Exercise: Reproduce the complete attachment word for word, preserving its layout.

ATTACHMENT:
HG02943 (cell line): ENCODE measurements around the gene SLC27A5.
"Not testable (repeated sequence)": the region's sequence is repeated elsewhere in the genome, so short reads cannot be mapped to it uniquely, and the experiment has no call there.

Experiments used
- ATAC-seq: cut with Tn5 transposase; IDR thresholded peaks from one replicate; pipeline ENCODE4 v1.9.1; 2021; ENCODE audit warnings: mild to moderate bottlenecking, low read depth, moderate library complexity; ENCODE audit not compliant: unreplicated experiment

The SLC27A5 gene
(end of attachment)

HG02943 (cell line): ENCODE measurements around the gene SLC27A5.
"Not testable (repeated sequence)": the region's sequence is repeated elsewhere in the genome, so short reads cannot be mapped to it uniquely, and the experiment has no call there.

Experiments used
- ATAC-seq: cut with Tn5 transposase; IDR thresholded peaks from one replicate; pipeline ENCODE4 v1.9.1; 2021; ENCODE audit warnings: mild to moderate bottlenecking, low read depth, moderate library complexity; ENCODE audit not compliant: unreplicated experiment

The SLC27A5 gene